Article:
Competent responses to the crisis have come from people and organizations voluntarily helping each other and themselves.
by J.D. Tuccille
Last week, four Republican senators co-sponsored legislation “to let states approve and distribute diagnostic tests when the state or federal government has declared a public health emergency” because—in the words of their press release—”our federal bureaucracy simply has not moved fast enough during this crisis.” It was an explicit rebuke to the Centers for Disease Control and Prevention (CDC) for botching COVID-19 testing and for standing in the way of state governments, universities, and private labs that were willing and able to do the job.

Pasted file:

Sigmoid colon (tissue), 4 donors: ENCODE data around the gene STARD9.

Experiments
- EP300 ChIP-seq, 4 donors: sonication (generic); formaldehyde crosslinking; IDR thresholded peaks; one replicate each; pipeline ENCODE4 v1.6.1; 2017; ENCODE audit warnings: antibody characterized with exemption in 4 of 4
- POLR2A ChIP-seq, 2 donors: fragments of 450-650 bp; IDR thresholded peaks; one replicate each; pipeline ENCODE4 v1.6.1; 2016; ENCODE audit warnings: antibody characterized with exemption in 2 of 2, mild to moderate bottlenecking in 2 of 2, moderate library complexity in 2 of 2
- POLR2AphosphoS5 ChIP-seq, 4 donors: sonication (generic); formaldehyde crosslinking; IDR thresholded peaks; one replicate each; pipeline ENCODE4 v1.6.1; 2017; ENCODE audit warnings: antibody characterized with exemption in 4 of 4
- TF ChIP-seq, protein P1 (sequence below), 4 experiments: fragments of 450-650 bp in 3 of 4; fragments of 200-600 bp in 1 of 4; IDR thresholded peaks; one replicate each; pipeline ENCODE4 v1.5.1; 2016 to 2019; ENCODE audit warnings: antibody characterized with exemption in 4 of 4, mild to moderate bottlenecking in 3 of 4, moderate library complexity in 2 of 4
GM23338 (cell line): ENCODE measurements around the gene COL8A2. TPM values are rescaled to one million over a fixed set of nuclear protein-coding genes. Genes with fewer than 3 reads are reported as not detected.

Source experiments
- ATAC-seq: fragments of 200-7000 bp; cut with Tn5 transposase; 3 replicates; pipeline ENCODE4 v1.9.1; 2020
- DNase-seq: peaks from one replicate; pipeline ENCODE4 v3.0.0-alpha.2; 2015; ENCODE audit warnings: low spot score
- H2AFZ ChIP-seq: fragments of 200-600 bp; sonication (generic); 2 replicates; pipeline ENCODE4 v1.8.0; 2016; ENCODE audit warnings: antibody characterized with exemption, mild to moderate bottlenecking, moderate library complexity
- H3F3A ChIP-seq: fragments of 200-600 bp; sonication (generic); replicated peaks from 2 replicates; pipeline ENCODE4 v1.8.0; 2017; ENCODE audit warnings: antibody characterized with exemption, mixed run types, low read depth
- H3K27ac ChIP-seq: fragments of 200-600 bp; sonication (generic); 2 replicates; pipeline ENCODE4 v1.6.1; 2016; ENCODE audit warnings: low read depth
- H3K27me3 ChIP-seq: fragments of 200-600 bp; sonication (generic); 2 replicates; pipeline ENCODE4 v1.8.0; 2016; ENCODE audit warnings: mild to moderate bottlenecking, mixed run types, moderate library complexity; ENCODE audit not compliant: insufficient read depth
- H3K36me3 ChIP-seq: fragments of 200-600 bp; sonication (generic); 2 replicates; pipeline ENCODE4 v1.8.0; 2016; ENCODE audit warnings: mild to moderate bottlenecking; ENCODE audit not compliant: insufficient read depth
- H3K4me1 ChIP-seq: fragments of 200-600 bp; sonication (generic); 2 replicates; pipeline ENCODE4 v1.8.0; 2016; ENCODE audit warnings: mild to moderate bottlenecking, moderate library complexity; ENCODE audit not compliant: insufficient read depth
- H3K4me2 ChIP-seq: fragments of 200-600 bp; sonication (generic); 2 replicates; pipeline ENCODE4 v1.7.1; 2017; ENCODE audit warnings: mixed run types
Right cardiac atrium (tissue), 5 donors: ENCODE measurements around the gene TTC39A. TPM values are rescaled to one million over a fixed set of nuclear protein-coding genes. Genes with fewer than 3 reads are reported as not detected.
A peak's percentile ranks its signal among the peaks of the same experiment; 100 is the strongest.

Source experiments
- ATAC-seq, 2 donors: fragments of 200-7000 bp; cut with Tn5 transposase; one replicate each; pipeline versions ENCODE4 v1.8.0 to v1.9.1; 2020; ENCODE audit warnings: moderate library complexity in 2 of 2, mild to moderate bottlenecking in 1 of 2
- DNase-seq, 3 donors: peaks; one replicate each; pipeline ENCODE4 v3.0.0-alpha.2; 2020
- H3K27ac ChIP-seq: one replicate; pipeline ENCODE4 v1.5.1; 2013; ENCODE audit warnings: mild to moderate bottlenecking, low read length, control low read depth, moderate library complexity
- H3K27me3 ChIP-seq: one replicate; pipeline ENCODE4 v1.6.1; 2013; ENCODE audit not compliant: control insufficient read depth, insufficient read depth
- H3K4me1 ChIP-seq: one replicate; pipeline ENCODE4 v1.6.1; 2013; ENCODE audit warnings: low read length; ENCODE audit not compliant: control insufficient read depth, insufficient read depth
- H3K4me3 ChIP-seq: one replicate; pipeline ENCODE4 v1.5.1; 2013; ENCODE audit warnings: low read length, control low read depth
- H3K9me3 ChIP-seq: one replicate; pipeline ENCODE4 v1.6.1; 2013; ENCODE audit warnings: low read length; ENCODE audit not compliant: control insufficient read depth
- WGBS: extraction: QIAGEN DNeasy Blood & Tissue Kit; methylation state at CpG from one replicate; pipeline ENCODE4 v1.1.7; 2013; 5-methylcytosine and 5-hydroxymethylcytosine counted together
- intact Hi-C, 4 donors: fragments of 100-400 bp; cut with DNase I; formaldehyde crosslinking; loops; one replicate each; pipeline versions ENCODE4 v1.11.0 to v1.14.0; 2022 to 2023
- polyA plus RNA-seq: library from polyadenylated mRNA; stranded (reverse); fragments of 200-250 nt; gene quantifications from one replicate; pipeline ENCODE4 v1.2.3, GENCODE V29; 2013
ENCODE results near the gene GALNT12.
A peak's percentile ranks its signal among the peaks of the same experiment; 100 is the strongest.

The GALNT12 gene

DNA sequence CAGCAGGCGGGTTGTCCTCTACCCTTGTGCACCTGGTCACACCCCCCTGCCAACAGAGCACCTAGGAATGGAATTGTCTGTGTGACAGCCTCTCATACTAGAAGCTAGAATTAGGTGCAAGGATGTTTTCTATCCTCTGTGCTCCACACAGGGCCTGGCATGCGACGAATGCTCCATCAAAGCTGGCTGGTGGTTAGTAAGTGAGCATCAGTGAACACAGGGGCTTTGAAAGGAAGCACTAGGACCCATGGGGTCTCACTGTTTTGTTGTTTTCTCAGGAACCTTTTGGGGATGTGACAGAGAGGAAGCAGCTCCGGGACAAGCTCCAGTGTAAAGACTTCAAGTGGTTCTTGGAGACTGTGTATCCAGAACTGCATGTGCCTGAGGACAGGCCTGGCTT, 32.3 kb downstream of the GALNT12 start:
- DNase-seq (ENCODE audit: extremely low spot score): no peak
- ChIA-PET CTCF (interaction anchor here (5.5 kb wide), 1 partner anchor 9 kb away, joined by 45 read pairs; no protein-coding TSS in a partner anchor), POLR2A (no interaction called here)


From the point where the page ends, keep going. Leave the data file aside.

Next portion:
Implicitly, it was a shot from the president’s own party at the Trump administration’s incompetent handling of the pandemic. The senators could easily have broadened the targets of their bill; this year has seen the president, governors, and government officials of all types go out of the way to turn a health crisis into a larger catastrophe through bungling, malice, and overreach.